That 70s Rule: How Veterans Can Be Sure They Should Get That Certification

1970s image man with sunglasses

In a career coaching session last week, a thirtysomething Army veteran was trying to decide whether it was worth it, at his age, to get a certain qualification required for the career he wanted. I thought we should apply “That 70s Rule”: If you are still going to be thinking woulda-shoulda-coulda about it in your 70s, you should definitely get that thing right now.

I learned That 70s Rule from my mom while walking on Virginia Beach a few years ago. I was carefully explaining to her that I decided not to finish the last step of my master's degree -- the 156-page thesis. I didn't really need the degree for my job. They would not fire me without it. Besides, there was so much math involved in the thesis, I would never, ever get it done.

My mom stopped me right there with the waves crashing on our feet. "You know, I'm 70 years old. I have a great life. And I still think about how I should have finished my bachelor's degree!"

Gah. I knew my mom had good reasons that she did not finish her degree back in the day. I was probably one of them.

But "reasons" evidently don't stop regret. I could not help but see myself walking on the same beach someday with my own daughter. I could almost hear myself saying, "I'm 70 years old. I have a great life. And I still think about how I should have finished my master's degree!"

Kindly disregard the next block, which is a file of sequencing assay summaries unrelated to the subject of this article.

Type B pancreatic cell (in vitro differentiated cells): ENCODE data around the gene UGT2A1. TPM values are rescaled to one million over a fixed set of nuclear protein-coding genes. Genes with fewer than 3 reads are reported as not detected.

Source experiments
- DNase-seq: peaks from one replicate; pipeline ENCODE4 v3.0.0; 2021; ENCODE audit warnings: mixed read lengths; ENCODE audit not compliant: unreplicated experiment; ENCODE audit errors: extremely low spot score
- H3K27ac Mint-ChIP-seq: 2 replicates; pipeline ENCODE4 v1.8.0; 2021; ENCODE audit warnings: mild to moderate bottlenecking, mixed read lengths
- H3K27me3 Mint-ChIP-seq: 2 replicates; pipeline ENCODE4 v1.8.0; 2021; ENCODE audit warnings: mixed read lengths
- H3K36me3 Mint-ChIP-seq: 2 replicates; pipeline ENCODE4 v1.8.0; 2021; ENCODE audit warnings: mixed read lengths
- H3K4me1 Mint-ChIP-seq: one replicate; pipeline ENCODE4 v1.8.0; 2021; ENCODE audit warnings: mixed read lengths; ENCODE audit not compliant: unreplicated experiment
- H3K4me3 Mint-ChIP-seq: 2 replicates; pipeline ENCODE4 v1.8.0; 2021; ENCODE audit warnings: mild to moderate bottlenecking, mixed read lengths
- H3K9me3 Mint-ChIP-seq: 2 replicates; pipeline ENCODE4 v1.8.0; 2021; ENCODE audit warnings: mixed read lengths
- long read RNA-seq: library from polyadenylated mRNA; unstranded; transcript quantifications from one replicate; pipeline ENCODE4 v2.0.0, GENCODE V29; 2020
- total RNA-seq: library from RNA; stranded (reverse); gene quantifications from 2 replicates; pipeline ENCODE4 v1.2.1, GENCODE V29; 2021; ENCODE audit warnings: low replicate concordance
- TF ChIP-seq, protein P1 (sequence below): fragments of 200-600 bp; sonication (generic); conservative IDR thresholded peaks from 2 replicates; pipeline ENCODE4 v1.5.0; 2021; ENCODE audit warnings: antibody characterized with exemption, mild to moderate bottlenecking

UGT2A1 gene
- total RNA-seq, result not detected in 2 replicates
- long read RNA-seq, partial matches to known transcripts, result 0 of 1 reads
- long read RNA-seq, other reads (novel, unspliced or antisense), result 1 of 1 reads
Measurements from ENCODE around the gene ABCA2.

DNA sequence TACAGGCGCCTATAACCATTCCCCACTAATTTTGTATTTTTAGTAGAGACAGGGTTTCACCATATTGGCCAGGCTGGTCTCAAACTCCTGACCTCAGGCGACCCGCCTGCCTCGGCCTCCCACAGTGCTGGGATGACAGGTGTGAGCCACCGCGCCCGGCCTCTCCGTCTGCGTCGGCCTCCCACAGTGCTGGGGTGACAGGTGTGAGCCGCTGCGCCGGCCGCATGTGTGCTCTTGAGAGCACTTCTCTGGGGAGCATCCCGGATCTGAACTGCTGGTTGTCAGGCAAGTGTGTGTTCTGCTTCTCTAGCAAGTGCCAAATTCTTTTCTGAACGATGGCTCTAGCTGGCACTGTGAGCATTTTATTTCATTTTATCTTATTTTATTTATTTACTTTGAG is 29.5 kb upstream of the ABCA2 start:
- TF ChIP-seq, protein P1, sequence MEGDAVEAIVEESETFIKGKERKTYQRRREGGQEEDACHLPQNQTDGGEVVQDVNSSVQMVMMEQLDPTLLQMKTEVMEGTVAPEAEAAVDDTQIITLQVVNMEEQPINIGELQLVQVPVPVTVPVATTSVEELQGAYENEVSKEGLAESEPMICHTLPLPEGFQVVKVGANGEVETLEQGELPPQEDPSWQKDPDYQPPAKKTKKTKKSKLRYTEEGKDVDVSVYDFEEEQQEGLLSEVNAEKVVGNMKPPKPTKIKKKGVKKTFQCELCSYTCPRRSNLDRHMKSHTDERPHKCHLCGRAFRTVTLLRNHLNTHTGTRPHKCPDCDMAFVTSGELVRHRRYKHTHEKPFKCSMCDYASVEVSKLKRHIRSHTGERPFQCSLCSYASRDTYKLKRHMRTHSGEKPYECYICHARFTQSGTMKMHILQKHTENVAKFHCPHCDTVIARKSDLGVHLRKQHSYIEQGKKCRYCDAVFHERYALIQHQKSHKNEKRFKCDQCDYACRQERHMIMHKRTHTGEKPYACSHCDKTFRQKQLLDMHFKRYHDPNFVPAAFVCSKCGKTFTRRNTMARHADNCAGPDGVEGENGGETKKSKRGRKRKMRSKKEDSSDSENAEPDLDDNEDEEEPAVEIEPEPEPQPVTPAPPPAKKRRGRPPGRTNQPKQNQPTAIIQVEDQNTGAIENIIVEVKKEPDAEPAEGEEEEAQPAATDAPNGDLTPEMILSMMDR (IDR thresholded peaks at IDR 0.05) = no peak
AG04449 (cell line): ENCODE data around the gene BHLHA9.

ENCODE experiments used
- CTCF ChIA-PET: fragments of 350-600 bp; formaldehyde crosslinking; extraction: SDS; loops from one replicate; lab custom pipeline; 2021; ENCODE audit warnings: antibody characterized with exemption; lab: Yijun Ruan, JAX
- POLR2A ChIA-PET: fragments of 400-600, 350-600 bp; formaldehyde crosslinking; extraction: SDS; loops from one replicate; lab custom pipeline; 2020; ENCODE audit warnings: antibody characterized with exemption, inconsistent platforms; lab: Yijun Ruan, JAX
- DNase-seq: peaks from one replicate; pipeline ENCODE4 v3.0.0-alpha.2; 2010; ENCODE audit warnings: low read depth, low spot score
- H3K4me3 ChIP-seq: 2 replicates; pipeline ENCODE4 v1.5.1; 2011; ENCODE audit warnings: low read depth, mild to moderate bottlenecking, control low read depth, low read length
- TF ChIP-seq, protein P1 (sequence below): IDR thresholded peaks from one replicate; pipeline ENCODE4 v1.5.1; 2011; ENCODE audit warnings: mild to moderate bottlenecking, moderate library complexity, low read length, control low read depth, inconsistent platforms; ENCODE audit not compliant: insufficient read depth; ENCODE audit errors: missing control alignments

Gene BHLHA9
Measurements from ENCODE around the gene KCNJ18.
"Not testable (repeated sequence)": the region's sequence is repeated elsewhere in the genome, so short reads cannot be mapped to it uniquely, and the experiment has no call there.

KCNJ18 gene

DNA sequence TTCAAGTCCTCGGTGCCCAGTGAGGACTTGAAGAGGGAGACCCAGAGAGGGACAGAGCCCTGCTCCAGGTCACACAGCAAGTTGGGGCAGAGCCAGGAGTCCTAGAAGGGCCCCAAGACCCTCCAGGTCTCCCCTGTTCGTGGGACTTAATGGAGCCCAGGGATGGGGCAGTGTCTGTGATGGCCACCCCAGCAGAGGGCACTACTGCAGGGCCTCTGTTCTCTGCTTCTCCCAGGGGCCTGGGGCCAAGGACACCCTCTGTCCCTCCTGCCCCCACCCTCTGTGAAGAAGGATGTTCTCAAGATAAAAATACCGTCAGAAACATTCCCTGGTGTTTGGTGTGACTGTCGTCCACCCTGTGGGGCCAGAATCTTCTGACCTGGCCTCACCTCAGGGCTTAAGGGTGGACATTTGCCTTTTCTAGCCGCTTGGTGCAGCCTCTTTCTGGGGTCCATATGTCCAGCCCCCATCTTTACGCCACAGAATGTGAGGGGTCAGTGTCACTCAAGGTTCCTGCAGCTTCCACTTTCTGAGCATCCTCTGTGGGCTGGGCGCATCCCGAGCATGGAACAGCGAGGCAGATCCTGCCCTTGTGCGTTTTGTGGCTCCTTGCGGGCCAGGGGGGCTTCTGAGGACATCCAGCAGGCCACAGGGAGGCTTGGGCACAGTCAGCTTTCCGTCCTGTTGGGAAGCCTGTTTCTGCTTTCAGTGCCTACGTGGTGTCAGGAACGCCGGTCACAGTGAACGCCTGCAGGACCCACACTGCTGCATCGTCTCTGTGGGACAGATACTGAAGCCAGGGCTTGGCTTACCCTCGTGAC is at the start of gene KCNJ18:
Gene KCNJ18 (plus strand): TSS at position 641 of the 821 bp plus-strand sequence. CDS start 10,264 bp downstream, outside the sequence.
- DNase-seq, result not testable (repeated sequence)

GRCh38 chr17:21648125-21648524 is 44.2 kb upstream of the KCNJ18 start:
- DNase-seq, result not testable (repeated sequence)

Was I grateful to my mom for her wisdom? Hell, no. I was mad. My mom had no idea how impossible that math would be for me. Or how math could still make me ugly cry. As the summer went by, I realized it is hard to fight a 70-year-old woman armed with the truth.

You know what happened next. Six weeks later, I finished my thesis -- math, snot and tears included. I graduated.

I'm glad I did -- partially because I ended up needing the master's degree to get the job that led me here. Partially because I never have to think about my degree ever again.

As the transition master coach for's Veteran Employment Project, I see how this story is typical for how so many spouse employment stories go. It is typical for military transition stories and veteran job stories, too. During the job hunt, we all inevitably walk up to a decision point where we have to do something we do not want to do.

The thing might be hard or time-consuming. It might be inconvenient. It might be uncertain. It might be won at the cost of something else you also want to do. It might be nearly impossible. But you must decide. You must act.

If you can afford it and if two or more people have said that the certification was necessary, try going forward with That 70s Rule. Make the decision with your theoretical 70-year-old self in mind. Because so often in the job hunt, we do not regret the things we do. We regret the things we don't do most of all.

Jacey Eckhart is's transition master coach. She is a certified professional career coach and military sociologist who helps military members get their first civilian job by offering career-level Master Classes through our Veteran Employment Project and on her website, Reach her at

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Transitioning military, veterans and spouses may be qualified for the job, but they are missing the secrets of civilian hiring. Find out everything you need to know with our FREE master class series, including our next class. You can view previous classes in our video library. Questions for Jacey? Visit our Facebook page or reach out on LinkedIn Jacey Eckhart.

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